FILE - PA Lisa Scheller, Susan Wild

Republican challenger Lisa Scheller (left) and U.S. Rep. Susan Wild, D-Pa.

(The Center Square) – Fiscal hawk Lisa Scheller looks to unseat first term Democratic Rep. Susan Wild in Pennsylvania’s 7th congressional district this November.

Wild – who carried the region by 10 percentage points in 2018 – must hold onto the more moderate redrawn district that encompasses Lehigh, Northampton and parts of Monroe counties.  

Although Democrats carry a small lead in registered voters there, the blue collar region has seen a shift in political dynamics over the last four years that make it a prime seat for Republicans to regain in November. 

The National Republican Congressional Committee seems to think so, at least.

“Lisa Scheller’s candidacy is the latest sign that PA-07 voters want no part of Susan Wild’s socialist agenda,” NRCC spokesman Michael McAdams told the Morning Call last year. “Wild’s embrace of socialized health care and her efforts to throw President Trump out of office will make her a one-term congresswoman.” 

Scheller runs Silberline Manufacturing Co., an aluminum pigment maker founded in 1945 by her grandfather in Schuylkill County. It employs 600, including more than 160 residents in Pennsylvania alone.  

She also served one term as a Lehigh County Commissioner, during which she held the line on property taxes, controlled spending and re-involved the board in contract negotiations with the county’s public sector unions.  

“It marked an important step toward making government more accountable to the taxpayers who support it, while reducing political pressure on the county’s negotiator,” she said. 

Scheller’s hoping her commitment to reigning in taxes, conservative spending policies and job creation will sway voters unnerved by Wild’s “socialist agenda.” Though, she promises to work across the aisle to achieve her goals.

“The problems we face today aren’t Democratic or Republican problems,” she said. “They are challenges facing people of every background and belief. They cut across partisan lines and we can only solve them by cutting across those same lines and working together.” 

Wild’s campaign rejects Scheller’s attempt to align her with her party’s more progressive element, noting that she voted against the $3 trillion HEROES Act in May because “it was crammed too full” and “dead on arrival in the Senate.”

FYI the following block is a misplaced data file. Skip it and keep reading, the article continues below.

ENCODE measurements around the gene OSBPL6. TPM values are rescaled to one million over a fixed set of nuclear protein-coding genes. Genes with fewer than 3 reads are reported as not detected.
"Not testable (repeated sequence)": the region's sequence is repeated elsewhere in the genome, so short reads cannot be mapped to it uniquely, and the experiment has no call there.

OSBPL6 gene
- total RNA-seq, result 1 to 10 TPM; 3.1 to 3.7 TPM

“I have no concerns about speaking my mind or taking my vote in whatever way I feel guided to do so,” Wild said. 

She’s also been critical of Gov. Tom Wolf’s economic restrictions enacting during the pandemic, particularly regarding limits on real estate agents and restauranteurs. The administration relaxed its prohibition against in-person home showings in May after pressure from both sides of the aisle, though he’s been slower to re-open bars and restaurants.

As for calls to defund police departments, Wild says she believes rather that some duties – particularly those dealing with mental health issues – should be shifted away from law enforcement and directed toward other professionals. Her partner’s suicide in May 2019, she said, reframed how she sees criminal justice reform. 

"The loss of my partner was my impetus for going into this area," Wild said. "But I have to tell you, that as soon as I did I realized how neglected this field has been for so long. Every time I turn around something reminds us of that.” 

Scheller, too, says personal struggles shaped her political beliefs. After overcoming a heroin addiction nearly four decades ago, Scheller opened Hope & Coffee in 2018 as a meeting place to help others in recovery re-enter the job market. She supports policies that crack down on drug traffickers and strengthen national borders to limit the flow of illegal narcotics into the country. 

“What I discovered was that rock bottom is a solid foundation to build on,” she said. 

Staff Reporter

Christen Smith follows Pennsylvania's General Assembly for The Center Square. She is an award-winning reporter with more than a decade of experience covering state and national policy issues for niche publications and local newsrooms alike.